Music Education Islington: Black History Month 2023
For Black History Month this year, Music Education Islington shared a different Black composer every week. Here, you can find all five collected together, with further links to explore their lives and work.
MEI: Tell us about a composer who has inspired you.
DPG: A composer who has inspired me and been a significant influence on my musical development is Samuel Coleridge-Taylor, who is one of Britain's 100 Great Black Britons.
MEI: Why is this composer important to you?
DPG: He was born in Holborn, London, in 1875, and he grew up in Croydon. I grew up in Croydon, and during my years as a young student, we knew about Coleridge-Taylor and his most famous piece, Scenes from the Song of Hiawatha, a cantata based upon the poem by Henry Wadsworth Longfellow which I performed several times at Fairfield Halls in Croydon. I was astonished when I became older that many of my musician colleagues knew nothing about him. When composed, it became the third most famous piece in England behind Handel's Messiah and Mendelssohn's Elijah.
At 15, Coleridge-Taylor gained a scholarship to the Royal College of Music, where some of his contemporaries were Ralph-Vaughn Williams and Gustav Holst. He was a Professor of Music at both Trinity College of Music and Guildhall School of Music and the director of the London Handel Society.
MEI: What piece would you recommend?
DPG: After writing a successful piece, Four Characteristic Waltzes, he was recommended by Sir Edward to produce a work for the 3 counties festival. The music he produced was the Ballade in A minor; it is a great piece full of fun and joy and a beautiful lyrical section. The work came at the time of his writing Scenes from the Song of Hiawatha; the success of this work resulted in an invitation to meet President Theodore Roosevelt at the White House, a rare event in those days for a man of African descent. Whilst there, he conducted a "Coleridge-Taylor Festival", which included conducting the band of the United States Marines, the first black man ever to do so. His music was widely performed, and he had great support among African Americans.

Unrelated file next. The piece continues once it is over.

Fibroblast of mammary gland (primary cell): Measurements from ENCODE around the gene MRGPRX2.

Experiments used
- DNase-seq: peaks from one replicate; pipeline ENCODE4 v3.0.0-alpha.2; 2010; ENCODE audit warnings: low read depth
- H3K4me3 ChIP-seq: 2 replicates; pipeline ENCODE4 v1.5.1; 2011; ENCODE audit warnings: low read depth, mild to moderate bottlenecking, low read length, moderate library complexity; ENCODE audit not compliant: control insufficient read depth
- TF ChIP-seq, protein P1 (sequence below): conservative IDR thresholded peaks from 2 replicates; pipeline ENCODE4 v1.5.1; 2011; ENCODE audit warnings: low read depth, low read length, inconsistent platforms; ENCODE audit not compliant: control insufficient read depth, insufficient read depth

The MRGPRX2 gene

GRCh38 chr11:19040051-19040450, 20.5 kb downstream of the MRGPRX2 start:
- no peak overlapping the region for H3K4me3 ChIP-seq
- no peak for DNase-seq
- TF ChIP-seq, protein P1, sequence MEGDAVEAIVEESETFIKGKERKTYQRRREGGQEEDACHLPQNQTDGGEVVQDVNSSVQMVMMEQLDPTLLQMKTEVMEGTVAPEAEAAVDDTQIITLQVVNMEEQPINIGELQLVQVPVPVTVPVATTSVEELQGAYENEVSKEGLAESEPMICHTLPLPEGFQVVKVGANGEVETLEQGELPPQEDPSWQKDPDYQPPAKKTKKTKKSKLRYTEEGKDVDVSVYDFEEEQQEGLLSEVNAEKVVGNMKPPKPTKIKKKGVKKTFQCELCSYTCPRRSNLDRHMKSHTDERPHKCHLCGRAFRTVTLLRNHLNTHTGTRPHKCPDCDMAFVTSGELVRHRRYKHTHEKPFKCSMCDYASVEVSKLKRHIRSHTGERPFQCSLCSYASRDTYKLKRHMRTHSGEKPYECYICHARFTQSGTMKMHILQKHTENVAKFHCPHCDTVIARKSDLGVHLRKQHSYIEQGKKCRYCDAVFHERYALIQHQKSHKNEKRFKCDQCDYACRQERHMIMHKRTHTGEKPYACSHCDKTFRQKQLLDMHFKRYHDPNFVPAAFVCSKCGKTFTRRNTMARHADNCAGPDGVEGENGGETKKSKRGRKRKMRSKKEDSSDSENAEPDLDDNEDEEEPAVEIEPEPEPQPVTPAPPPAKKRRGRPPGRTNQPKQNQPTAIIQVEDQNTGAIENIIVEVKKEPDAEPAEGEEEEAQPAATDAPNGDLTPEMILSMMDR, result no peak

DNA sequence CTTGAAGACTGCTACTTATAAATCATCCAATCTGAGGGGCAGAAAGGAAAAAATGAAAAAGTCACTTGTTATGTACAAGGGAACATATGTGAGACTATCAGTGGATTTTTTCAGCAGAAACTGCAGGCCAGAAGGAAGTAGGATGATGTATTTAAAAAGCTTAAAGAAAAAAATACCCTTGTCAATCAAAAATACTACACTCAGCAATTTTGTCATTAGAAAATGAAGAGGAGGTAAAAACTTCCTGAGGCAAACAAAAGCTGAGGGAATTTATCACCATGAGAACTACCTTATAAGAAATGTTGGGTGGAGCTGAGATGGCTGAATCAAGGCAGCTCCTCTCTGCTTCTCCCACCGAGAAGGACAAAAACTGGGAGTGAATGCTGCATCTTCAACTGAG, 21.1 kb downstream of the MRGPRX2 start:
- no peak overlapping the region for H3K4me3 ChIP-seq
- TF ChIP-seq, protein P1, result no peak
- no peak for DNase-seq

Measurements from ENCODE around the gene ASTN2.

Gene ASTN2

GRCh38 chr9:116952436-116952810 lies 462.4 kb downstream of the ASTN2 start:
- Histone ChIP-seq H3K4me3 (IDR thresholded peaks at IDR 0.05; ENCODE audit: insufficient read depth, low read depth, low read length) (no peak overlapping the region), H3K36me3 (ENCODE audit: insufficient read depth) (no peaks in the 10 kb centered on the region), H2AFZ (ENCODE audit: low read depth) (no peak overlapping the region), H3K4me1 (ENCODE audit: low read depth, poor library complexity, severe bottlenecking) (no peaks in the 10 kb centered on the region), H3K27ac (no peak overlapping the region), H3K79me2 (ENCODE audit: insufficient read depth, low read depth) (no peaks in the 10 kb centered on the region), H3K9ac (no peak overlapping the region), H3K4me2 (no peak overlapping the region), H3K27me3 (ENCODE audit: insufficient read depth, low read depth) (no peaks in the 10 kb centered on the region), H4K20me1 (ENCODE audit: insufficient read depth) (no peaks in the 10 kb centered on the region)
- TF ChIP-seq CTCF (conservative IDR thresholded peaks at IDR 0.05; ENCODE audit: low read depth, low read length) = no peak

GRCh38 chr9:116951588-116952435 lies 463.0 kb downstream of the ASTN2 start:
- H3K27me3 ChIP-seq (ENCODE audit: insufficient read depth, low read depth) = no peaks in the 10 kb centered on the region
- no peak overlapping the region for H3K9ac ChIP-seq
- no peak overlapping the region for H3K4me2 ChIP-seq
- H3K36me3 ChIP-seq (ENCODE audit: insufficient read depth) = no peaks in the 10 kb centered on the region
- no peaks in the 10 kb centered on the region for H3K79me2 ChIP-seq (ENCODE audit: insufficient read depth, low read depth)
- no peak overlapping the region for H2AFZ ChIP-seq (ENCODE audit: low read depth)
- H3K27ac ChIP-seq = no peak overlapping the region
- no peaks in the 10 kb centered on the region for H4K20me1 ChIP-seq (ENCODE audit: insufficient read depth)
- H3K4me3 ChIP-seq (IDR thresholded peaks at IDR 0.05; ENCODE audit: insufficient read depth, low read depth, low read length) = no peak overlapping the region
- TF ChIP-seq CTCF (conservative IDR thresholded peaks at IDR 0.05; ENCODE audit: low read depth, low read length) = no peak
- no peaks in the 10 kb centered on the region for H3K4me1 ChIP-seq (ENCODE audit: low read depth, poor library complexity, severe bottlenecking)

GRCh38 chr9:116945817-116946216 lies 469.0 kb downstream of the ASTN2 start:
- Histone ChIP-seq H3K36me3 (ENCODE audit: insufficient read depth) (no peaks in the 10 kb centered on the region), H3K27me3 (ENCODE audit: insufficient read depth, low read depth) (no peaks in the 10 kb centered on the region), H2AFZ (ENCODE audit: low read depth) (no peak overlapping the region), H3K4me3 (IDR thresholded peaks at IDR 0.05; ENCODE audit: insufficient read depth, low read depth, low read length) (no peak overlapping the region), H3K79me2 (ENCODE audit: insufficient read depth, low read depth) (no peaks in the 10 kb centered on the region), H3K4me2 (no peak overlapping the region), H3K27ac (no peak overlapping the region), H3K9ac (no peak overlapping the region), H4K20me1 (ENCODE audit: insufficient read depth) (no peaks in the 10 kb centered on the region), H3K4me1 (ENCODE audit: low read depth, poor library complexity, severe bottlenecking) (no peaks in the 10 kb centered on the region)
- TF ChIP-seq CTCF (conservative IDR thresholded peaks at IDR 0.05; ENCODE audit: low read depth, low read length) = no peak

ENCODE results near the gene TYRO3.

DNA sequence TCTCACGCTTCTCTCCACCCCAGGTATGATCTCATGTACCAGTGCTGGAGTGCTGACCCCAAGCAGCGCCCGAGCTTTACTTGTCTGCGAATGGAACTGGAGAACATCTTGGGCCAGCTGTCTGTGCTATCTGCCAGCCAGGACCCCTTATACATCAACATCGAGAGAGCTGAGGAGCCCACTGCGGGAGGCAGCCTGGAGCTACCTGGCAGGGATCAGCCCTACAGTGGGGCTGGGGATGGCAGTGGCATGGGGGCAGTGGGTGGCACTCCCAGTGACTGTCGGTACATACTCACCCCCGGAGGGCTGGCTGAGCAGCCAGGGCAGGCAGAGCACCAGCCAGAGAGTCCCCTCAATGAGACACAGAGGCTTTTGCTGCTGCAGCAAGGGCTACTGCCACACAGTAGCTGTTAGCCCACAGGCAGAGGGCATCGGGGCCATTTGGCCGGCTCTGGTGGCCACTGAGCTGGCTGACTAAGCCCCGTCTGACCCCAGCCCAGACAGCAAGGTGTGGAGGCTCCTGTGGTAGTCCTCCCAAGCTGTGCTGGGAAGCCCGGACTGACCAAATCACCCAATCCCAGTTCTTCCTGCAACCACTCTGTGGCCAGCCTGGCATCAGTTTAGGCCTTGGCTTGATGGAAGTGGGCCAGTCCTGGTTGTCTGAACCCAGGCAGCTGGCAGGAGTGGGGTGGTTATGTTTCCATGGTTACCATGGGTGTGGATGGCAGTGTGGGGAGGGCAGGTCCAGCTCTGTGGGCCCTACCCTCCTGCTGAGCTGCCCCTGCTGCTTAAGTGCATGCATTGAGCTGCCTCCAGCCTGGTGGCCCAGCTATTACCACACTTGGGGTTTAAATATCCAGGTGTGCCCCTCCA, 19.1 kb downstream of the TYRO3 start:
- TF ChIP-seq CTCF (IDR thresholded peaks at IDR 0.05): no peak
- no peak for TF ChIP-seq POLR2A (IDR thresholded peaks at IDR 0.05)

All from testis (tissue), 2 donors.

Coleridge-Taylor was a working musician; to make ends meet, he sold the rights to his most famous work. The work earned many thousands of pounds for the publishers; however, Coleridge–Taylor contracted pneumonia and died in poverty at 37. The shock of his untimely death led to several things happening.
Even though he was relatively young, Coleridge-Taylor was a composer of such great renown that King George the Vth granted his widow a pension of £100 a year, around £11,000 in 2023; his musician colleagues staged a memorial concert for him in the year he died at the Royal Albert Hall and raised £300, around £33,000 in 2023.
Finally, and probably his most incredible legacy, was that because his family received no royalties from selling his most significant work, his case became the impetus for the creation of the Performing Rights Society.
A giant in classical music and the fight for Racial justice and equality, Samuel Coleridge-Taylor is not one of our greatest Black Britons; I believe he is one of our Greatest Britons.